Is it Time to Start Using Mitochondrial DNA Copy Number as an Indicator of Health and Diseases?

Vasudeva G. Kamath*

Corresponding Author

Vasudeva G. Kamath, MSc, PhD

Assistant Professor Department of Biochemistry and Medical Genetics Touro College of Osteopathic Medicine 60 Prospect Avenue Middletown, NY 10940, USA Tel. 845-648-1250 E-mail: vasudeva.kamath@touro.edu

Affiliation

Vasudeva G. Kamath, MSc, PhD*

Department of Biochemistry and Medical Genetics, Touro College of Osteopathic Medicine, Middletown, NY 10940, USA

Corresponding Author

Vasudeva G. Kamath, MSc, PhD

Assistant Professor Department of Biochemistry and Medical Genetics Touro College of Osteopathic Medicine 60 Prospect Avenue Middletown, NY 10940, USA Tel. 845-648-1250 E-mail: vasudeva.kamath@touro.edu

Article History

Received: May 19th, 2017 Accepted: May 25th, 2017 Published: May 25th, 2017

Cite this Article

Kamath VG. Is it time to start using mitochondrial DNA copy number as an indicator of health and diseases? Cancer Stud Mol Med Open J. 2017; 3(2): 21-22. doi: 10.17140/CSMMOJ-3-118

Copyright

©2017 Kamath VG. This is an open access article distributed under the Creative Commons Attribution 4.0 International License (CC BY 4.0), which permits unrestricted use, distribution, and reproduction in any medium, provided the original work is properly cited.

Doi

10.17140/CSMMOJ-3-118

Clinical biochemistry and pathology have contributed too many assays for diagnosis and prognosis of human health and diseases. Bedside biochemistry has revolutionized modern medicine and the invention of new generation biosensors have educated the patients like never before. Although, there are many gadgets which are available for monitoring the blood glucose in the patients with metabolic syndromes, hardly any assays can accurately predict and aid in early detection of metabolic syndrome. By the time a person is diagnosed and treated for metabolic syndrome, molecular and pathological damages further push the patient towards the metabolic syndrome. Early detection and early treatments are necessary to further revolutionize the field of Medicine.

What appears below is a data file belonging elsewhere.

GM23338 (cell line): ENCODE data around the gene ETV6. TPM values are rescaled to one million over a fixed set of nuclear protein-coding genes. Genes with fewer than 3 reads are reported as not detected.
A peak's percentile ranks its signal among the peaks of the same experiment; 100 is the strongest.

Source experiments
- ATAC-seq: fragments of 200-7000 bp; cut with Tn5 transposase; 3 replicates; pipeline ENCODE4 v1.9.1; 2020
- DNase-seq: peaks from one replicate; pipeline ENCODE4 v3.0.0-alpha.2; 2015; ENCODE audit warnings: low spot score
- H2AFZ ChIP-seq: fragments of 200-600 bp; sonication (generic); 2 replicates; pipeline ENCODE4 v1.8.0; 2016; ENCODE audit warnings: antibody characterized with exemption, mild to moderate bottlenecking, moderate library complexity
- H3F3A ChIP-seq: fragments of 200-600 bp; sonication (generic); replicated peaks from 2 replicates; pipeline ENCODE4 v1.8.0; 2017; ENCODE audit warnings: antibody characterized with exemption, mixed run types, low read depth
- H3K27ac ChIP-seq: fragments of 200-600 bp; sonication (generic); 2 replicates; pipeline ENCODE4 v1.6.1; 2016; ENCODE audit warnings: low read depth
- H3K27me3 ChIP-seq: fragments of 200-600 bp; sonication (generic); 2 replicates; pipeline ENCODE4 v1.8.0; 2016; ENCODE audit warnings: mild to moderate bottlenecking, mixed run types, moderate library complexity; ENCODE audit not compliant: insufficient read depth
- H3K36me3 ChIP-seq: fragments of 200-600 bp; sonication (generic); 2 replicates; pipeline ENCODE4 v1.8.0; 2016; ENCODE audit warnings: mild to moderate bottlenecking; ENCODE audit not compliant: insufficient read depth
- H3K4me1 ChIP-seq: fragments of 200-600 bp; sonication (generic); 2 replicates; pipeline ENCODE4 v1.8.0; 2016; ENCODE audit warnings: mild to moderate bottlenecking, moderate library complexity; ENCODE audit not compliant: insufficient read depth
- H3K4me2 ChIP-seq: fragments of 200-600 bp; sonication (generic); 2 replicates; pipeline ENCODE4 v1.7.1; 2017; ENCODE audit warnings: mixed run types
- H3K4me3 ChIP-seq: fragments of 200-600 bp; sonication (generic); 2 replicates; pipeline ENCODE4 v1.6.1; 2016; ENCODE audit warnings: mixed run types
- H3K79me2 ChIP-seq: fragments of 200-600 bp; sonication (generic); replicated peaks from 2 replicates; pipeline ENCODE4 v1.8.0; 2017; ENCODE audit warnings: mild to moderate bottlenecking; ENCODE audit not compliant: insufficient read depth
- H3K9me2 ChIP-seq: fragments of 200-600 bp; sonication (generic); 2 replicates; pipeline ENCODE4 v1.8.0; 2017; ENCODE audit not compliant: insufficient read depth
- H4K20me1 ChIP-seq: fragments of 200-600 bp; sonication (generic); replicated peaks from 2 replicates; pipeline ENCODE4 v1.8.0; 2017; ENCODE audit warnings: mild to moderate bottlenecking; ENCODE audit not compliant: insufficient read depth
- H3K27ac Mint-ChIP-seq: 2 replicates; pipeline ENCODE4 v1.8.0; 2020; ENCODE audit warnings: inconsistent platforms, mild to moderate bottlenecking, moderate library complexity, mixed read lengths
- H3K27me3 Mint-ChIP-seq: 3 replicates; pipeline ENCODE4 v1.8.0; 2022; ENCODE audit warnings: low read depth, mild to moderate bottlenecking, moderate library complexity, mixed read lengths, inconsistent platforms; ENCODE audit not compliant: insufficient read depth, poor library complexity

Metabolic syndrome is not a completely solved riddle, there are several factors which contribute towards the genesis and progression of the disease. Energy metabolism is in the center of metabolic syndrome, and mitochondria are one such organelle where majority of the energy metabolism takes place. Given that it is at the center of energy metabolism, most of the proteins required for this process are supplied by the nuclear gene products. Additionally, the mitochondria with its genome is responsible for 13 of the key electron transport complex proteins. Mutations in both nuclear and mitochondrial genes result in Mitochondrial Encephalomyopathy Lactic Acidosis and Stroke-like Episodes (MELAS), Myoclonic Epilepsy and Ragged-Red Fiber Disease (MERF), Mitochondrial Neurogastrointestinal Encephalopathy (MNGIE) and Leigh syndrome.

The mitochondrial genome is a simple closed circular molecule that contains 16,569 DNA base pairs compared to the complex nuclear genome. But on the other hand, the nuclear genome has specified amount i.e., two copies at the least of every gene and the quality of the genome is well maintained by “well-oiled” DNA repair machinery. In mitochondrial genome contains numerous copies of the genes. Apart from this the number of mitochondria in each tissue also varies. This imbalance in quantity of proteins generated from mitochondria and nucleus for electron transport complex is a testimony of their importance in energy metabolism. Mitochondrial DNA (mtDNA) quantity and the quality is an important aspect of the energy metabolism. The factors attributing towards determining the number of mitochondria and mitochondrial DNA copy number is yet unclear. Nonetheless, recent investigations suggest a negative correlation between mitochondrial DNA copy number and disease process and progression. A recent article Reznik et al1 clearly demonstrated the correlation between mtDNA copy number to the expression of mitochondrially-localized metabolic pathways, suggesting that mtDNA copy number variation reflects gross changes in mitochondrial metabolic activity. As we discussed the significance of the mitochondrial DNA copy number, it is also important to note the quality of the DNA, it is observed that over a period of time the bad copies of the mitochondrial DNA accumulate within tissue mitochondria as the mitochondrial DNA repair mechanism is not as effective as the nuclear DNA repair mechanisms and the chances of mutation at the end of every replication cycle is higher. With this delicate balance of the quality and quantity of the mtDNA determining the efficacy of the energy metabolism, there is a high possibility that these changes can be used as indicators of the metabolic problems to occur in near future. It is up to the scientific communities to decide whether it is time for us to seriously investigate the numerical relation of mitochondrial DNA copy number as a health indicator. Appropriate detection of mtDNA mutations and quantification of mtDNA can be a very important means in the resources of the modern day physicians.

1. Reznik E, Miller ML, Şenbabaoğlu Y, et al. Mitochondrial DNA copy number variation across human cancers. eLife. 2016; 5: e10769. doi: 10.7554/eLife.10769

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